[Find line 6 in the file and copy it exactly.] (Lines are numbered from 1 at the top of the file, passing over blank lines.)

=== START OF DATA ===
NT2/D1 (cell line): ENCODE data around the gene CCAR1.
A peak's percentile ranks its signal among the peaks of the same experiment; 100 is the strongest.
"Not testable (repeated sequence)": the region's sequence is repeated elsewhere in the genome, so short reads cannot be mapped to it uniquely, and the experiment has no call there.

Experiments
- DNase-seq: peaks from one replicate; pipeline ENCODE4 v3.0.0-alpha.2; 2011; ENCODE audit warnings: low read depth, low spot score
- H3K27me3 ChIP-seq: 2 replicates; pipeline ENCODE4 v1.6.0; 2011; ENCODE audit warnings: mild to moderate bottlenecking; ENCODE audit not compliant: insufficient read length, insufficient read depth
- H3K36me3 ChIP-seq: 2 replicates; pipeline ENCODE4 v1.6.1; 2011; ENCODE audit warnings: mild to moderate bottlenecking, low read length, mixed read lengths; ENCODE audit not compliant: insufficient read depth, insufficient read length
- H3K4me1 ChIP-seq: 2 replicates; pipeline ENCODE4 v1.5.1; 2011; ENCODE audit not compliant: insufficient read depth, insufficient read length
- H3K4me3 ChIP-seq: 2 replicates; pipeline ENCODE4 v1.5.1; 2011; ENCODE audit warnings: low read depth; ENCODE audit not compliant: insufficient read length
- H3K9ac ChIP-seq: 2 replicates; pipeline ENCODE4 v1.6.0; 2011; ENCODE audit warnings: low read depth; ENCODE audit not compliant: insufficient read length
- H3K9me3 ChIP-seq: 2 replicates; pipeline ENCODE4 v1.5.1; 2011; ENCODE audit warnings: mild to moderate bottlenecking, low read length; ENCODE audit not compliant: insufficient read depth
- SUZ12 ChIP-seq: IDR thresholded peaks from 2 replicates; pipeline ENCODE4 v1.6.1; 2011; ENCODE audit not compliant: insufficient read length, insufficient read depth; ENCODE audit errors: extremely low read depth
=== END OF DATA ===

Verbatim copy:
- H3K27me3 ChIP-seq: 2 replicates; pipeline ENCODE4 v1.6.0; 2011; ENCODE audit warnings: mild to moderate bottlenecking; ENCODE audit not compliant: insufficient read length, insufficient read depth